AUSTIN, Texas (AP) — The end of the World Golf Championships was a matter of time, especially with the arrival next year of smaller fields and enormous prize money for the elite players.
What stings is losing the Match Play.
The tournament began in 1999 at La Costa in California. If that seems like a long time ago, consider that Tiger Woods had only one major when he beat six-time major champion Nick Faldo in the opening round. “I'm not going to feel sorry for him. He's had his chances to win tournaments,” Woods said. He was 23 and already ruthless.
The final version takes place this week at Austin Country Club. It has moved to five other courses and the format has switched from single elimination to group play. What hasn't changed are memories that have left a mark on the most fickle event in golf.
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Gene Sarazen was 97 and watching from his home in Florida when Jeff Maggert won the inaugural event in 38 holes. It reminded Sarazen of his 1923 PGA Championship win over Walter Hagen.
"I went 38 holes with Hagen, just like Jeff Maggert went 38 holes with ... what was the name of the player he beat?” he asked.
The Squire could remember details from a match 76 years earlier, but he couldn't remember the previous day's runner-up. That was Andrew Magee. And it was the first indication the Match Play rarely went according to plan.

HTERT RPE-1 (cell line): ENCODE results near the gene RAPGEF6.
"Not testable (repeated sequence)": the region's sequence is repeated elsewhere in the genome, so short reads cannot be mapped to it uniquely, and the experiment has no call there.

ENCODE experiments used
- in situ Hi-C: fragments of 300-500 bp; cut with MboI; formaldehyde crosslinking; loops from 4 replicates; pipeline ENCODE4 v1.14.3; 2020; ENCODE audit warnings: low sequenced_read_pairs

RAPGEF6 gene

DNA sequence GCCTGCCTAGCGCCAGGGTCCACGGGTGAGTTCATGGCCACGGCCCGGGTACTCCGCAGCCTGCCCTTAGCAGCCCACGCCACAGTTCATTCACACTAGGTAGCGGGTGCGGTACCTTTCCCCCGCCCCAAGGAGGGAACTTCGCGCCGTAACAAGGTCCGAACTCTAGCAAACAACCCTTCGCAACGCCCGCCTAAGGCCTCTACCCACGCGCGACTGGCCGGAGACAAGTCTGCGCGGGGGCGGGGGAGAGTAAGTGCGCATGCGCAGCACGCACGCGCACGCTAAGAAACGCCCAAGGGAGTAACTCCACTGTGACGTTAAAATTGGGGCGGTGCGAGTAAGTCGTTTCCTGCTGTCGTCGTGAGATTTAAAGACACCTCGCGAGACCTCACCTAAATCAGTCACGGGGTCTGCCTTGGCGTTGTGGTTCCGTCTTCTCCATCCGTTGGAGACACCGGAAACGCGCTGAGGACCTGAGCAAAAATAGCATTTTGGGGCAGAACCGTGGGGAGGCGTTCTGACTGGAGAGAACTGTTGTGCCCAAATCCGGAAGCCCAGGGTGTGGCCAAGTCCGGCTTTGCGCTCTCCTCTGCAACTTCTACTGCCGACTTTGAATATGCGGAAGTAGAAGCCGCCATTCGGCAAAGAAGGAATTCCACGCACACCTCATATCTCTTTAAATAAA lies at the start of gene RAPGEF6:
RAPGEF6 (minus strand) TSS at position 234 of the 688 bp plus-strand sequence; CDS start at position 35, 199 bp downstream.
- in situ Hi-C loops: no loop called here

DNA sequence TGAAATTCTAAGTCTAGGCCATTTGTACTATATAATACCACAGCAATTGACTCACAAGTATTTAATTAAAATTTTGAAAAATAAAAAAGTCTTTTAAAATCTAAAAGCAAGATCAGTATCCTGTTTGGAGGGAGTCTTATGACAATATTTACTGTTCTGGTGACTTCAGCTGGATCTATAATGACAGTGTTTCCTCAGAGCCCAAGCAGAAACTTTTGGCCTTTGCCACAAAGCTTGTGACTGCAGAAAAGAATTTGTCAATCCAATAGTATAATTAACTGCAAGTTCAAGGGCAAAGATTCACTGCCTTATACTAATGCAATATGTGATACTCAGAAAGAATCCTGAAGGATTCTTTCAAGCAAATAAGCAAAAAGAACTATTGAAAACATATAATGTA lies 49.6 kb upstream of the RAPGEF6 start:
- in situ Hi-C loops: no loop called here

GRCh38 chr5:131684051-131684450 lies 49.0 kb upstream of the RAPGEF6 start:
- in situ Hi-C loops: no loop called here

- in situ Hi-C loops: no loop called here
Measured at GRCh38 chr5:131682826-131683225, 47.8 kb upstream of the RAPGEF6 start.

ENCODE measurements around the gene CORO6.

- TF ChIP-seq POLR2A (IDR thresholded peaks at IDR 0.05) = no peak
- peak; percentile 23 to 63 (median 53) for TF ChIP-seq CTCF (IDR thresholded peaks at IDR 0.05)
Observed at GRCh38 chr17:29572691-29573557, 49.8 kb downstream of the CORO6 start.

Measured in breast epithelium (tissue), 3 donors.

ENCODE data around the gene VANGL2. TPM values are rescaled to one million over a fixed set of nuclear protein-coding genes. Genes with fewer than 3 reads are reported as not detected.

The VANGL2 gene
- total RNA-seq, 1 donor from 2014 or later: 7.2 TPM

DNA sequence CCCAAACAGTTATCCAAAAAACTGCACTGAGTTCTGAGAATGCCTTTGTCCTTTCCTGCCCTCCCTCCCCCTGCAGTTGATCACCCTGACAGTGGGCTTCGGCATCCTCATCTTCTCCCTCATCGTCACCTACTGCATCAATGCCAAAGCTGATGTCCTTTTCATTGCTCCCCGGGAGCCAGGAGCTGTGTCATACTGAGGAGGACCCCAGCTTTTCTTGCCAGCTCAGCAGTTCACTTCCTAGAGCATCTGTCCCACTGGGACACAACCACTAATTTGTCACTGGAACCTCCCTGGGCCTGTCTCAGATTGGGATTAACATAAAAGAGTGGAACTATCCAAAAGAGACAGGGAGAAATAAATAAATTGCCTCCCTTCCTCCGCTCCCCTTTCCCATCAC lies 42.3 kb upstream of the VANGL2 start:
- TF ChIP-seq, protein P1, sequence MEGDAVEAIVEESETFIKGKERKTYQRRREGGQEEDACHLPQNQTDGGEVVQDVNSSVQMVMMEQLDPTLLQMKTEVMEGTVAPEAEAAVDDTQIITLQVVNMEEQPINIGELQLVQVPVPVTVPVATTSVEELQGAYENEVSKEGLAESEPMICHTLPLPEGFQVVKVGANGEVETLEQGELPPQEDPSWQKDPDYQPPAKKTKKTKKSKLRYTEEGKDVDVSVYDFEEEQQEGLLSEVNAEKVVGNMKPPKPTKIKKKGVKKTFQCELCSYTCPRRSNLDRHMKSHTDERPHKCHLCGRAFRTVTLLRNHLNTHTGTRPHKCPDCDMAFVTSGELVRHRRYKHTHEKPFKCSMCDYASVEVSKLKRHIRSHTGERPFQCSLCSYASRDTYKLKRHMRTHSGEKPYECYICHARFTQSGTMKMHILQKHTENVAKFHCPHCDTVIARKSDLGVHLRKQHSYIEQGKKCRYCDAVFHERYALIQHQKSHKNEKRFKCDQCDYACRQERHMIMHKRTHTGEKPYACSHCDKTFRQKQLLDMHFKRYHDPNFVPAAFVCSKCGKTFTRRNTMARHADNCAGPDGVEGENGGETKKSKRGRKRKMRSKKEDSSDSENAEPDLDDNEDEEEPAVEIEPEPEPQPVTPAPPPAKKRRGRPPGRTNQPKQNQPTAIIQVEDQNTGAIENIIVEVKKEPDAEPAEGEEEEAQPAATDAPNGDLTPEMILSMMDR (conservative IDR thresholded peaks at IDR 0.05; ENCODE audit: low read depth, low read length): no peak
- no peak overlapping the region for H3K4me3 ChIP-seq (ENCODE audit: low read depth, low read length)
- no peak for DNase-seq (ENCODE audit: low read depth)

The seeds of the first four champions sounded like a lottery drawing: 24, 19, 55, 62.
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Stephen Ames had his clubs shipped to Tucson, Arizona, for an opposite-field event in 2006, but then he got into the Match Play when Thomas Bjorn withdrew. He was on the range at La Costa with a set of backup clubs when two reporters approached and asked him about having to play Woods, the No. 1 seed, in the opening round.
“Anything can happen, especially where he’s hitting the ball," Ames said with a smile. He quickly pointed at the reporters to make clear he was joking, yet sensing this was not going to be received very well.
Ames was on the receiving end two days later. Woods beat him, 9 and 8.
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Match Play moved to Dove Mountain in the high desert of Arizona the following year. Ames, the No. 39 seed in 2007, played Robert Karlsson in the first round. He beat the Swede so badly that Ames didn't realize the match was over when he chipped in for birdie on the 11th.
One year after losing in 10 holes, Ames won 8 and 7. Funny game.
Most telling was the phone call to his wife. She was surprised to hear from him so soon and wanted to know if he was able to catch a flight home that night.
“I won't be coming home tonight,” he told her.
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Match Play went Down Under in 2001 to Metropolitan Golf Club in Melbourne, a course Stuart Appleby referred to as “Augusta without the makeup.” The trouble was the timing.
It started Jan. 3 and with single elimination, not everyone was keen to fly 20-plus hours for the possibility of one match. The 64-man field had to go to No. 104 in the world ranking to fill the field.